Background Removal in the Browser Using ONNX Runtime with WebGPU

Achieve 20x Faster Background Removal in the Browser

7 min read
Background Removal in the Browser Using ONNX Runtime with WebGPU

TL;DR: Using ONNX Runtime with WebGPU and WebAssembly leads to 20x speedup over multi-threaded and 550x speedup over single-threaded CPU performance. Thus achieving interactive speeds for state-of-the-art background removal directly in the browser.

Removing background from an image is a typical job to be done in creative editing. We have come a long way from manually knocking out the background from an image to full automation with Neural Networks.

Most state-of-the-art background removal solutions work by offloading the task to the server with a GPU as it was simply infeasible to run the NN on the client.

However, running background removal directly in the browser offers several advantages over server-side processing:

  • Reduced server load and infrastructure costs by offloading heavy lifting to the client.
  • Enhanced scalability by distributing the workload across client devices.
  • Easier compliance with data protection and security policies by not transferring data across a network to a server.
  • Offline processing without needing a reliable internet connection.

It caters to a wide range of use cases, including but not limited to:

  • E-commerce applications that need to remove backgrounds from product images in real time.
  • Image editing applications that require background removal capabilities for enhancing user experience.
  • Web-based graphic design tools that aim to simplify the creative process with in-browser background removal.

In general, two factors influence the feasibility of running background removal directly on the client.

  1. The execution performance, and
  2. the download size of the Neural Network.

The performance or overall runtime is the major factor to be useful in interactive applications, if a user has to wait several minutes or hours for a neural network to execute, this is in many cases far too long in terms of good user experience. From experience, there are three factors to consider.

  1. The initial first-time execution. The major factor is that neural networks come with the drawback of generally being several MB to GB in size, thus the time to download the neural network into the browser cache is considerable. In subsequent browser page reloads this has no impact anymore.
  2. The neural network or session initialization time, cannot be cached and has to run with every reload of the page in the browser.
  3. The neural network or session inference time, largely depends on the longest path inside the neural network and most importantly the execution time of each operator in the neural network.

Towards Real-time Background Removal in the Browser

Neural networks are commonly trained in frameworks like PyTorch, which is a neural network library for Python, as such not usable directly in the browser. The best option to run neural networks directly in the browser is converting the neural network into the Open Neural Network Exchange (ONNX) format, which is a widely supported standardized format by Microsoft used extensively in the industry.

These ONNX-formatted neural networks can then be reconverted into a platform-specific format or directly executed by a supported runtime.

The ONNX Runtime by Microsoft is a high-performance inference engine designed to run ONNX models across various platforms and languages. One notable feature is ONNX Runtime Web, which allows JavaScript developers to execute ONNX models directly in the browser. ONNX Runtime Web offers several execution providers for hardware acceleration. For instance, its WebAssembly execution provider enhances CPU execution performance using multiple Web Workers and SIMD instructions.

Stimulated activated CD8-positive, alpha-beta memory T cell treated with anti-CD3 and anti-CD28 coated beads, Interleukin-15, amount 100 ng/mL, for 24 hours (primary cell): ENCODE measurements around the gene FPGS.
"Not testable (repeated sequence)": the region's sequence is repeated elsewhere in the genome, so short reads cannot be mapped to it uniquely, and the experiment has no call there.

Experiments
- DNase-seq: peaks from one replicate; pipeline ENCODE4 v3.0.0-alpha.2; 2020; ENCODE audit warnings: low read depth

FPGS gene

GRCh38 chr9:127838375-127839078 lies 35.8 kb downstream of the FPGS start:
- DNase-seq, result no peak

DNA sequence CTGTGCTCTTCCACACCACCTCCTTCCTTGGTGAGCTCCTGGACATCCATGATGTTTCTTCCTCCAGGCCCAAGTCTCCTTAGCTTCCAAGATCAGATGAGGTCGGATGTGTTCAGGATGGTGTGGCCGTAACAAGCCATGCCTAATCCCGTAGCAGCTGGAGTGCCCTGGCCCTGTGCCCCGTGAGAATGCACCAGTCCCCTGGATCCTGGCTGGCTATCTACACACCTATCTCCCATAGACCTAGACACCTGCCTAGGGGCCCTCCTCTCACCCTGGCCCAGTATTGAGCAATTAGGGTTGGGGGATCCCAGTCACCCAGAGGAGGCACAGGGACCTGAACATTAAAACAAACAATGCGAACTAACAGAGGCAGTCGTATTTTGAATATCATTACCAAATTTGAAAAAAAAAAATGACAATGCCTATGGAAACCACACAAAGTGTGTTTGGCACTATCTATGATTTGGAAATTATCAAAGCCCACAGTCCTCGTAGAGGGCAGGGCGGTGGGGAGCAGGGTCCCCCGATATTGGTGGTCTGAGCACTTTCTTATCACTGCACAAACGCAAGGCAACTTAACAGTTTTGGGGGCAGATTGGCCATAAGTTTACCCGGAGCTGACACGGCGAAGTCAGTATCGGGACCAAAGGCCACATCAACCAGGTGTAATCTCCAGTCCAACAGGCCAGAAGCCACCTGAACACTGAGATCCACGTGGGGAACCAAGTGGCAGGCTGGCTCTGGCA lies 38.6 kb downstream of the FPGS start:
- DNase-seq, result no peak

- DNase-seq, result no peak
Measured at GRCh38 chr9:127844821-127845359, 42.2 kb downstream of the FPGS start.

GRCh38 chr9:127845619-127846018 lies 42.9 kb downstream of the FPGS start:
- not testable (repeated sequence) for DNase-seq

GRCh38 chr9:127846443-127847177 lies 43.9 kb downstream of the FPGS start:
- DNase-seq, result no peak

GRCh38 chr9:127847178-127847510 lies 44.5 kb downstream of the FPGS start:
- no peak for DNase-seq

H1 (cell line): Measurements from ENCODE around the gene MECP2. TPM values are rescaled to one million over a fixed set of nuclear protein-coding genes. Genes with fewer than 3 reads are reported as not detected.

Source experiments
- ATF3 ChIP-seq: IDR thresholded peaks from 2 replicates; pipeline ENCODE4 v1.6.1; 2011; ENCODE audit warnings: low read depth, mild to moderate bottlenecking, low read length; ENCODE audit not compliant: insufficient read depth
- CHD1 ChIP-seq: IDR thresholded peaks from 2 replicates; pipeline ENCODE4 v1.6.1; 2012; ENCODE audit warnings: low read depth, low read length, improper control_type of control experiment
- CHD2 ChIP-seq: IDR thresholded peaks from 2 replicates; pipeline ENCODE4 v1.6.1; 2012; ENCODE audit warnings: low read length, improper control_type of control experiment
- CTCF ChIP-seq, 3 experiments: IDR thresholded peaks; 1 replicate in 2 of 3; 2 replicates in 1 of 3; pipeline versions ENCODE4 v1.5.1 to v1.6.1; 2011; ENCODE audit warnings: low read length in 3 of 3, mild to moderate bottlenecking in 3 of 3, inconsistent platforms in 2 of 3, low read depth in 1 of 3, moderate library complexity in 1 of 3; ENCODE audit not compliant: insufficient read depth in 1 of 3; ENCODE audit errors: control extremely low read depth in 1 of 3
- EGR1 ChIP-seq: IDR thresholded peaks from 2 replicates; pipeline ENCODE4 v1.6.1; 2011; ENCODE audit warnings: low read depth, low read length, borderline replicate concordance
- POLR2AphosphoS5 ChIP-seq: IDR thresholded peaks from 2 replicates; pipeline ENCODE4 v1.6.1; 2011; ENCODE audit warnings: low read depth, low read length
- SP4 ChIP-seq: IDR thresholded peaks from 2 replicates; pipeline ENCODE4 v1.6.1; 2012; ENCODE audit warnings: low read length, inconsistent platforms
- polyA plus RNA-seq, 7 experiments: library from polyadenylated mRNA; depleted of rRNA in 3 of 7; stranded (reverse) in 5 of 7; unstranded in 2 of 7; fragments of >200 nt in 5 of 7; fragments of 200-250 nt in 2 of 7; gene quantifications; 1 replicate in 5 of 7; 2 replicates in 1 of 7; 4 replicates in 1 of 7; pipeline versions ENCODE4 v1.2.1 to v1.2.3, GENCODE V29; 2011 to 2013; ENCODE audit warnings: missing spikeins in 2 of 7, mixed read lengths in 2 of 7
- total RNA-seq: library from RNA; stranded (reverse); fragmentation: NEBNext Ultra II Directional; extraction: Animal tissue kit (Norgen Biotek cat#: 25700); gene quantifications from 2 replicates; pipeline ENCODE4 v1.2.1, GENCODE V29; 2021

More importantly, starting from version 1.7.0, ONNX Runtime Web includes official support for the WebGPU execution provider. WebGPU is a modern web API that enables developers to utilize GPU power for high-performance computations, offering a significant performance boost over CPU-based in-browser machine learning. WebGPU support has been available by default since Chrome 113 and Edge 113 on Mac, Windows, and ChromeOS, and Chrome 121 on Android. For the latest browser support updates, you can track them here.

Implementation Details

For the implementation of the open-source package @imgly/background-removal-js, we started the journey with a neural network implementation in PyTorch written in Python. The network was then converted to ONNX. You can see our live showcase here.

The original model was using 32-bit floating point (fp32) precision, which is fine, but results in a file size of 168 MB after converting it to ONNX. As mentioned earlier, the size of the network has a large impact on perceived first-time execution performance as the download time tends to be longer than the execution time, but more to that later.

To reduce the size of the model, we converted the model to use fp16 (16-bit floating point) and QUINT8 (Quantized 8-bit) datatypes. Thus, effectively reducing the size to half (84MB) and a fourth (42MB) of the original size. Additionally to the download size, the operators used will be converted corresponding to the datatype and different data types and depending on the hardware may lead to speed improvements or even deteriorating due to specialized hardware being used or not being present.

Note, that while that sounds great, the conversion has a potential negative impact on the quality of the output as we are removing information in the neural networks and since we are working with images, artifacts might become visible and the quality of the resulting background mask is reduced.


When dealing with neural networks in the browser we can identify three different scenarios

  1. First Use
  2. First Run
  3. Consecutive Runs

The first-use scenario occurs when the web application is started the first time. The neural network has to be downloaded from the server into the browser sandbox, as neural networks are several 10-1000 MB in size this is not neglectable.